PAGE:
Distressed Zayn Malik fans are cutting themselves - how did fandom get so dark?

How did fandom get so dark?

Grief over Zayn Malik's exit from One Direction seemed amusing until stories of mass 'cutting' emerged. Experts tell Gillian Orr the distress is real, and the girls need support
The galaxy collisions that shed light on unseen parallel Universe

The cosmic collisions that have shed light on unseen parallel Universe

Dark matter study gives scientists insight into mystery of space
The Swedes are adding a gender-neutral pronoun to their dictionary

Swedes introduce gender-neutral pronoun

Why, asks Simon Usborne, must English still struggle awkwardly with the likes of 's/he' and 'they'?
Disney's mega money-making formula: 'Human' remakes of cartoon classics are part of a lucrative, long-term creative plan

Disney's mega money-making formula

'Human' remakes of cartoon classics are part of a lucrative, long-term creative plan
Lobster has gone mainstream with supermarket bargains for £10 or less - but is it any good?

Lobster has gone mainstream

Anthea Gerrie, raised on meaty specimens from the waters around Maine, reveals how to cook up an affordable feast
Easter 2015: 14 best decorations

14 best Easter decorations

Get into the Easter spirit with our pick of accessories, ornaments and tableware
Paul Scholes column: Gareth Bale would be a perfect fit at Manchester United and could turn them into serious title contenders next season

Paul Scholes column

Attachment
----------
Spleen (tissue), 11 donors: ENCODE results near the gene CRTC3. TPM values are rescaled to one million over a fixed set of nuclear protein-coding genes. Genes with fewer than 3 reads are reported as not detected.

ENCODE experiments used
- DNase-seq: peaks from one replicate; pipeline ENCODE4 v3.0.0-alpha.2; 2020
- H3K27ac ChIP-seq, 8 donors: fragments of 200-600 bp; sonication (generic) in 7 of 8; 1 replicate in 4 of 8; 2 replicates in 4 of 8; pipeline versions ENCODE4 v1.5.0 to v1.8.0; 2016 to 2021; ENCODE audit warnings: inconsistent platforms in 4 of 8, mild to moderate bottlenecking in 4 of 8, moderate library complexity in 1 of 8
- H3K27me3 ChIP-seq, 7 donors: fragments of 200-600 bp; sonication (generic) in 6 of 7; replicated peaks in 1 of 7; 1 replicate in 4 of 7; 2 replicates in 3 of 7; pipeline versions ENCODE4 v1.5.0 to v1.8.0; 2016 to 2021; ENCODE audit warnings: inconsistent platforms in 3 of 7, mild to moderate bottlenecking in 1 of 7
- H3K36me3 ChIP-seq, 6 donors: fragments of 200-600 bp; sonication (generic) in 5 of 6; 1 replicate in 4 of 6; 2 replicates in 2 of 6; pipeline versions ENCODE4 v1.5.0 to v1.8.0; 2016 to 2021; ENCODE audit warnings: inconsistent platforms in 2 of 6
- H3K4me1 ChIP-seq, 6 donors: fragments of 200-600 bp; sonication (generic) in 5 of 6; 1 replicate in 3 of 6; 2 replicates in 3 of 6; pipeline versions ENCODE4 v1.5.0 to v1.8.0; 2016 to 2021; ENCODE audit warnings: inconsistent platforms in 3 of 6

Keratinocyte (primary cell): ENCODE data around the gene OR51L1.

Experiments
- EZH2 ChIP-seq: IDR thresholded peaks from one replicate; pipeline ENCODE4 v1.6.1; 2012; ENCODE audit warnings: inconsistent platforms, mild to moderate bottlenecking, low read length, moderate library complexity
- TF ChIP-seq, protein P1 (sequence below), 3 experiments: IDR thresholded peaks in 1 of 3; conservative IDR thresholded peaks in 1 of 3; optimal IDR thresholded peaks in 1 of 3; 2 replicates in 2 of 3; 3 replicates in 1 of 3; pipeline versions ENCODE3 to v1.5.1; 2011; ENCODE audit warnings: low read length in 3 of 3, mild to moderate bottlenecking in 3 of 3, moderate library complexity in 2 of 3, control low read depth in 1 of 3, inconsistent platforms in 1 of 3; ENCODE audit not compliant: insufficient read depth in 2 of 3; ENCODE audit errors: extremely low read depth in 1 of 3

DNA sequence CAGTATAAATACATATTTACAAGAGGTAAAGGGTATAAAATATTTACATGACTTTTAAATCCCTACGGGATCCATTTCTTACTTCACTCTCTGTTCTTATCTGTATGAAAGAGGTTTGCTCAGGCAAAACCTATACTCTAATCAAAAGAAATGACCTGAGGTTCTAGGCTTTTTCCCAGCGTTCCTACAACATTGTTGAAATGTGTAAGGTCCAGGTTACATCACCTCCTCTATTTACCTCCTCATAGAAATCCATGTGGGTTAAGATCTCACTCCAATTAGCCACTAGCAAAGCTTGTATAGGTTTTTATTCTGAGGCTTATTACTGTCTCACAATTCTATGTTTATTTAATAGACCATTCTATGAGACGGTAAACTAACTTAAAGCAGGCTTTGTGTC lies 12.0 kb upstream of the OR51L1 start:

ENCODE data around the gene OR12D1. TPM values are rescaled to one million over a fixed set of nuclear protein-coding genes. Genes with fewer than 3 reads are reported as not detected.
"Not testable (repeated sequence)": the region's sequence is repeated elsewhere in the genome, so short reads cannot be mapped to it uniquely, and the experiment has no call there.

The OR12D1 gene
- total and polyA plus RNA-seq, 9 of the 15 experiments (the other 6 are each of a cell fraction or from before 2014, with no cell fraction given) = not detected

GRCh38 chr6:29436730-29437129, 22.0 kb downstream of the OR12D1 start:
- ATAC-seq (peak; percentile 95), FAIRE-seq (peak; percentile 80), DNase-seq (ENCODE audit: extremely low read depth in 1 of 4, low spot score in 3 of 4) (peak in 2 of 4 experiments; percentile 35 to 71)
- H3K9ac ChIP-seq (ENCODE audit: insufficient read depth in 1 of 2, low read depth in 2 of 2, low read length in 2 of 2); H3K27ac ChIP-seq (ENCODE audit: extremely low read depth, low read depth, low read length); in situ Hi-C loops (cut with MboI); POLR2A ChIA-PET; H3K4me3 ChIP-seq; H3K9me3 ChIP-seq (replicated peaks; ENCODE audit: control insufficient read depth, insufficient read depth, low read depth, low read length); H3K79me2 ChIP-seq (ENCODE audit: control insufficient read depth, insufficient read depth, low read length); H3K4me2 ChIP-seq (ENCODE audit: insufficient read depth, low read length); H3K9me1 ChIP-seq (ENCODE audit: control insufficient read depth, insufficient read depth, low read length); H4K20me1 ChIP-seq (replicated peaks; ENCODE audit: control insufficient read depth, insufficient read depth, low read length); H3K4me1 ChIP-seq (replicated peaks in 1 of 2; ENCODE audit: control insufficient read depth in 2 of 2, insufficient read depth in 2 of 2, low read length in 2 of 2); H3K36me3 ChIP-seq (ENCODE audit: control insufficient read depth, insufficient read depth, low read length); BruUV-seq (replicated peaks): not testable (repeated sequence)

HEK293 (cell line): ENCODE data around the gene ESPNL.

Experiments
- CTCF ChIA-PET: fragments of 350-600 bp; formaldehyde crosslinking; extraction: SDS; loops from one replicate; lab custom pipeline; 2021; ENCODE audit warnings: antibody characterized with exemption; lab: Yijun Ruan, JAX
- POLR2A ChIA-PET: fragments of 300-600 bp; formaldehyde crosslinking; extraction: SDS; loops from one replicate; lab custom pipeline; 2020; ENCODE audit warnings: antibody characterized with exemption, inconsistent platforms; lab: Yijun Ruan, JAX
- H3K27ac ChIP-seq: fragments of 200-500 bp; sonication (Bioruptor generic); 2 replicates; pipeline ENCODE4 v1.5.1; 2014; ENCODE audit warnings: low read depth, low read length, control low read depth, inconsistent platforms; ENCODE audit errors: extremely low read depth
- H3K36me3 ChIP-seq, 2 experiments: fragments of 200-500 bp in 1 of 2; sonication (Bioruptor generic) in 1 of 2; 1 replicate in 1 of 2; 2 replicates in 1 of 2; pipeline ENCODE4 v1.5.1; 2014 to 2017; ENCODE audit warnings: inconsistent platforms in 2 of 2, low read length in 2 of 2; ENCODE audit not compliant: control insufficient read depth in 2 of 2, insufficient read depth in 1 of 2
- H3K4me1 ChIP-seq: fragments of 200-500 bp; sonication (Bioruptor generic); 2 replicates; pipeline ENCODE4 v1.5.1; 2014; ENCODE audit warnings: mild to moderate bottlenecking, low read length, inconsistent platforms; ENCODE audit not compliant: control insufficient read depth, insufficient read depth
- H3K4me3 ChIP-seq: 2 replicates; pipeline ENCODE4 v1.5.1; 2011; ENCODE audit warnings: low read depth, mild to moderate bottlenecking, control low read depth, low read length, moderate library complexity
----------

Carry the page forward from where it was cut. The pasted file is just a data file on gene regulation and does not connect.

Gareth Bale would be a perfect fit at Manchester United and could turn them into serious title contenders next season
Inside the Kansas greenhouses where Monsanto is 'playing God' with the future of the planet

The future of GM

The greenhouses where Monsanto 'plays God' with the future of the planet
Britain's mild winters could be numbered: why global warming is leaving UK chillier

Britain's mild winters could be numbered

Gulf Stream is slowing down faster than ever, scientists say
Government gives £250,000 to Independent appeal

Government gives £250,000 to Independent appeal

Donation brings total raised by Homeless Veterans campaign to at least £1.25m
Oh dear, the most borrowed book at Bank of England library doesn't inspire confidence

The most borrowed book at Bank of England library? Oh dear

The book's fifth edition is used for Edexcel exams
Cowslips vs honeysuckle: The hunt for the UK’s favourite wildflower

Cowslips vs honeysuckle

It's the hunt for UK’s favourite wildflower
Child abuse scandal: Did a botched blackmail attempt by South African intelligence help Cyril Smith escape justice?

Did a botched blackmail attempt help Cyril Smith escape justice?

A fresh twist reveals the Liberal MP was targeted by the notorious South African intelligence agency Boss